Last week, the Oregon Department of Agriculture released its final rule on chlorpyrifos, phasing out most uses by December 2023.
In its memo, ODA notes two specialty crop block grants awarded to explore alternatives to chlorpyrifos for Oregon’s specialty crops. This likely amounts to just over $300,000 in dedicated funds. In contrast, similar efforts in neighboring states to phase out chlorpyrifos have included substantial funding toward the identification of alternatives. In California, research investments totaled over $5 million.
Many Oregon specialty crops will be significantly impacted by ODA’s rule. EPA’s economic analysis estimates that the Oregon strawberry industry could suffer losses of up to $7,800 per acre without the use of this product. Unfortunately, ODA’s fiscal impact statement was mostly hypothetical, simplifying economic impacts to the costs of replacement products. ODA’s hypothetical example also uses very small numbers, landing on a total additional cost of $50 more for a 100-acre farm to use an alternative product that might cost $.50 more per acre.
These numbers are far from realistic. And unfortunately, we know that the economic impacts of losing access to a critical pesticide are much more complex, and often include significant crop losses, which must also be accounted for. Let’s be real.
I’ve often heard the argument from advocacy groups that prioritizing economics puts money over health. Rather, economic sustainability is the essential third leg of a three-legged stool. While minimizing risks to both human and environmental health is important, the stool collapses without attention to the third leg of economic sustainability. In the case of chlorpyrifos in Oregon, that third leg seems to have been largely ignored.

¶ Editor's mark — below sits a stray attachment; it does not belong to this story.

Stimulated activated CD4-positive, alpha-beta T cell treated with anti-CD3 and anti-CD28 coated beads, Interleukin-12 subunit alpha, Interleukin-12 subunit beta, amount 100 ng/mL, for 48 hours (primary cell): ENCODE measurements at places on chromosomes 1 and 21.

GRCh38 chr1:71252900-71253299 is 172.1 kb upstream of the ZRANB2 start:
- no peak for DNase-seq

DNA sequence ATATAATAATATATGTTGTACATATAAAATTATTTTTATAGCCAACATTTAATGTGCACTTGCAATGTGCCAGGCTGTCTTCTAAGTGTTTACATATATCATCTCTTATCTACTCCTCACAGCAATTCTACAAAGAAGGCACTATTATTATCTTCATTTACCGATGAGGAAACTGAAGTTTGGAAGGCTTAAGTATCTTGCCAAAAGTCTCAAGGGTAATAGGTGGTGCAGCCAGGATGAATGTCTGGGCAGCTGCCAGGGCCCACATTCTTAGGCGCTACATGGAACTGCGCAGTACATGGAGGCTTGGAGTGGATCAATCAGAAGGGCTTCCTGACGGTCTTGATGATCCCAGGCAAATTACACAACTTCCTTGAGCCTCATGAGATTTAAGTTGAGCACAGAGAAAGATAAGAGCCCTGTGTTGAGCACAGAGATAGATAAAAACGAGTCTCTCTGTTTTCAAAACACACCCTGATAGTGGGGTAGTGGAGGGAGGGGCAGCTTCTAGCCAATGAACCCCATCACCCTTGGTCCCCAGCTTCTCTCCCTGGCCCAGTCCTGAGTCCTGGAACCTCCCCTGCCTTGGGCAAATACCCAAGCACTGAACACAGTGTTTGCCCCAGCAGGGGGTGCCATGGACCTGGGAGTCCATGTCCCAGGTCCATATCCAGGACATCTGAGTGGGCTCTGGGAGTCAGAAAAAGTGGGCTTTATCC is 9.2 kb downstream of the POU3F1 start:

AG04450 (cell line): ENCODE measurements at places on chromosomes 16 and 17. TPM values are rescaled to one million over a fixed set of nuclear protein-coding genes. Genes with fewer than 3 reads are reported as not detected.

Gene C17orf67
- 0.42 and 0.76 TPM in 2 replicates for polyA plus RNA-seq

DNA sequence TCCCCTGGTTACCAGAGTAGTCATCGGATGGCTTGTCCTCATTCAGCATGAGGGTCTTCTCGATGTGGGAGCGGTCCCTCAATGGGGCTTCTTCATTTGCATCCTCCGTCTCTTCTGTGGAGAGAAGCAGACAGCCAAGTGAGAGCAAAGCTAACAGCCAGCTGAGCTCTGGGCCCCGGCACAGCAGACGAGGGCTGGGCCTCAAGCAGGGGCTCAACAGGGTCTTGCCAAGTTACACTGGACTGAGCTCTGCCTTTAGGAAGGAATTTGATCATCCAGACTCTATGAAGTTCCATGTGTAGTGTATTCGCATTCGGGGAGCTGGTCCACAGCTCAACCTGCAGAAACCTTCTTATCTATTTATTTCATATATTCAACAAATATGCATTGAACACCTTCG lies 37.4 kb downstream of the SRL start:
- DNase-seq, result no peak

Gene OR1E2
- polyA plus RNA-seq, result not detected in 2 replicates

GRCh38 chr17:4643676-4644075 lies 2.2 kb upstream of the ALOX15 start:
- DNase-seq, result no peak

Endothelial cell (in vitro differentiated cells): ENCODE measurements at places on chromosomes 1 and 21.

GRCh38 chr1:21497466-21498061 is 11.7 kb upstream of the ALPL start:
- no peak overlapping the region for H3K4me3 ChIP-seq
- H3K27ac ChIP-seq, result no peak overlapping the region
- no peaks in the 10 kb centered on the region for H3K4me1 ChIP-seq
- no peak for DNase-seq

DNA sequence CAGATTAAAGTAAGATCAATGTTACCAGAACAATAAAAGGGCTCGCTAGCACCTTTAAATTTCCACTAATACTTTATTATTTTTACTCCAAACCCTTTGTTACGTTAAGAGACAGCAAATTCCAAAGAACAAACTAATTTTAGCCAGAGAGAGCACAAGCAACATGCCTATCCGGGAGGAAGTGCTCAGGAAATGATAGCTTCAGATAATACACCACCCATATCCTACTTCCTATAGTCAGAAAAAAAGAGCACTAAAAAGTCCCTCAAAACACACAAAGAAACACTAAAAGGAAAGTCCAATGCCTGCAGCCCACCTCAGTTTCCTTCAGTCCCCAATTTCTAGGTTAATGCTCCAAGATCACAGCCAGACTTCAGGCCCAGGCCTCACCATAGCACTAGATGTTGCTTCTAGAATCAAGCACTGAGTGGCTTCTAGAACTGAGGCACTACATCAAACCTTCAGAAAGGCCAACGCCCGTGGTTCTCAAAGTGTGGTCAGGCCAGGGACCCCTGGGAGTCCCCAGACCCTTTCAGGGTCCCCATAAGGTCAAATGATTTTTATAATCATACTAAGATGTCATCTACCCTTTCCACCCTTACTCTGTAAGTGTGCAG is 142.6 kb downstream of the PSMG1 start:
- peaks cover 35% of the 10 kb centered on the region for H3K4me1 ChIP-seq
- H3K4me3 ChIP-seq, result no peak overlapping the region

Many Oregon specialty crop industries over the last several years have formally identified “alternatives to chlorpyrifos” as top priority pest management needs. Yet, many of these industries continue to lack effective alternatives. Applying regulations on the use of certain pesticides in the absence of prioritizing (and funding) efforts to identify alternatives does not sustainably solve the problem.
Research and development, education and outreach, and regulatory efforts should be acting in concert. And research and extension must be able to effectively anticipate regulatory issues such as this one, so that our growers and other land managers are not left without effective tools. True progress will require the identification of new, safe, effective and affordable tools for a number of crop/pest combinations. This was no less the case for chlorpyrifos several years ago as it is now. This requires serious work that will likely come with a serious price tag, and regulations alone will not get us there.